Posted by: garispang | June 22, 2009

10 things we hate about recruitment companies

Acknowledges that, like it or not, recruitment companies are  firmly entrenched as part of the hiring landscape now.  However,  all the evidence seems to point to the fact that they notoriously over-promise and under-deliver.  Bit like casinos really.

So, given that many jobseekers are forced into using them (and we place the blame firmly with business who outsource when they really should be managing their recruitment inhouse as a crucial brand issue) we’ve put together a list of what to expect when you deal with them, and why we don’t like dealing with them at all!

1.  General position calls

If you see an ad anywhere (the paper, Seek, job boards etc) calling for an expression of interest (or similar) rather than a specific position   approach with care.  Only very rarely does this actually eventuate into an interview, let alone work.   Our understanding is that this is purely a marketing ploy that can be used to sell their “extensive database of candidates” to clients/potential clients.

2. Baiting

If you do manage to get some face time with a consultant, beware of the phrase “We had a position come in yesterday that would have been right up your alley” or “I’ve got a position that has just come across my desk that you would have been suitable for”.   Then you hear nothing, or the position has been withdrawn, or it’s gone to a redeployee (or any other excuse).  These are psychological techniques designed to get your hopes up and keep you hanging.

3.  Pigeon-holing

If you apply for one sort of position with a recruitment company e.g. as a temp, you will be a temp forever.  Even if juicy contracting positions come up, you will not be considered.  Once you have had your Word/Excel/Acess/FrontPage ability tested and your data entry speed recorded, you will be forever pigeonholed.  If you do, for whatever reason, have to register with an agency for a position, give them information that relates only to that position.  Less is more.  Oh, and one more thing: just because your have qualifications does not mean you won’t be pigeonholed.

4. Silence

Similar to piegonholing is silence or avoidance.  Basically, this occurs if they think you’ve done something “wrong” in the eyes of the agency, for example not taking a job that you were clearly unsuitable for, withdrawing your application for a position, not winning a contract position, or calling in sick on your first day of temping.  Guaranteed you will be placed on the black list.  This means that no matter what you do, calls or emails about jobs or contracts will not be returned.  It’s like you are in labour market limbo.  You can always wait for the consultant to move on and try again in six months or a year, but sometimes they are in these jobs for years, so the likelihood of this happening is quite slim.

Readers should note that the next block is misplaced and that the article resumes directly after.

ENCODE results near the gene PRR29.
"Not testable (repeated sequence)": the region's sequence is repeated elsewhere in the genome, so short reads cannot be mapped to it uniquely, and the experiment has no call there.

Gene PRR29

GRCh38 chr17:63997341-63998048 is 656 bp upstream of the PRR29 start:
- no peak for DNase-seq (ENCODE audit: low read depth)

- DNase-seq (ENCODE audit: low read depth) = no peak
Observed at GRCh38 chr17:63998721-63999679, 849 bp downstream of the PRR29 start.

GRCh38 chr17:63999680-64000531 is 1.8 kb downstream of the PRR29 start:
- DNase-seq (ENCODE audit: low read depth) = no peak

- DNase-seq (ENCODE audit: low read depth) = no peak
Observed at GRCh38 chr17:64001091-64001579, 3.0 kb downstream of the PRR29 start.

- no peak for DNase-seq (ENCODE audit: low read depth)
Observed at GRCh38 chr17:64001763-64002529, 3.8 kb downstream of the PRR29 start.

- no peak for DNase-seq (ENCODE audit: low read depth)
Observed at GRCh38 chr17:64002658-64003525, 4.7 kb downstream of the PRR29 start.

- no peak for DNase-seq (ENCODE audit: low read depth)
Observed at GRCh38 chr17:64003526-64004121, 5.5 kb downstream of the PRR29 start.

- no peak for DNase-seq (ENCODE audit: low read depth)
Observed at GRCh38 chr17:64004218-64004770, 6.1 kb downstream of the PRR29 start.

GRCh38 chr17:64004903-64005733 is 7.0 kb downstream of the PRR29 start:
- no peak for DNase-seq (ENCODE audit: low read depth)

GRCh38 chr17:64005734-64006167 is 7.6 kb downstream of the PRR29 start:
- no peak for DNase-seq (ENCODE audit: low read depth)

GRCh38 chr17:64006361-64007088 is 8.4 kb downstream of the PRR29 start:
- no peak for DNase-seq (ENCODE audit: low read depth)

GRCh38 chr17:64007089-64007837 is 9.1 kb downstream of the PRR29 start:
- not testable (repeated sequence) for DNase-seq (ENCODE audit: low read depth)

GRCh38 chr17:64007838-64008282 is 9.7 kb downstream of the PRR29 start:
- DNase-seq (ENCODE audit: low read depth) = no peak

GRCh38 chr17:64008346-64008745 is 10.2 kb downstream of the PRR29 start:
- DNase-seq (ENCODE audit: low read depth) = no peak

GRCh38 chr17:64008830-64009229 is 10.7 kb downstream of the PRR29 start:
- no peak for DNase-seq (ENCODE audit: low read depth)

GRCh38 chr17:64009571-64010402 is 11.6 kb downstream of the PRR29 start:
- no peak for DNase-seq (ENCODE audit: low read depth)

5.  References

Agencies do check references, but our advice is don’t give them your “best” ones.  Our rationale is that you should  save your “best” references for real jobs.  Don’t get sucked into handing over the names and details of references until you really have to.  It’s a waste of good references otherwise.

6.  They are not your “agent”

Despite many recruitment personnel calling themselves agents (and we have referred to them that way in this blog for convenience), this is not the case and is misleading.  An “agent” implies they are working for you.  This is not the case:  they are working for their client – the employer – because that’s where the money is.  Get the whole agent thing out of your mind.  Only rarely will a consultant (which is also a misleading term) actually work with you.  If you find one, please let Even It Up! know because this is a rare breed.

7.  Beware of people not carrying pencils

If you do get called into an interview, beware of people not carrying pens or paper.  If no notes are being taken, or questions not being asked, it’s a sham.

8.  Amateur hour

Most recruitment consulants have little or no experience in the industry or field in which you are applying.  It is our experience that most are glorified sales personnel on a power kick.  Unfortunately, these people operate in a high stakes environment i.e. your life.

9.  Once is never, twice is always

If a recruitment company treats you badly once, it’s never.  However, if they treat you badly twice, it’s always, and you need to jettison them.  It’s not like they are doing (or will do) anything for you anyway. We recommend that you let them know with the following email (or similar):

Dear “consultant”

I would like to advise that you are unsuccessful in winning me as a candidate.  While I am skilled, qualified and experienced, and would be an asset to any employer, you will not have the pleasure – or remuneration – of representing me.

Unfortunately, you didn’t treat me particularly well,  even though I gave you a couple of chances.  I have therefore decided that I do not want to deal with you as there are other companies out there who will treat me with respect.

Please delete my CV and details from your database.

10. Gatekeeper status

Wants to know who died and made recruitment companies the gatekeepers?  Why do they have this status, and why do they retain it?  Every one (jobseekers and employers alike) hates dealing with them, so why are they still around? Why do they hold all the cards?  If a fast food chain was this bad at customer service and product delivery, they would be out of business in a flash!

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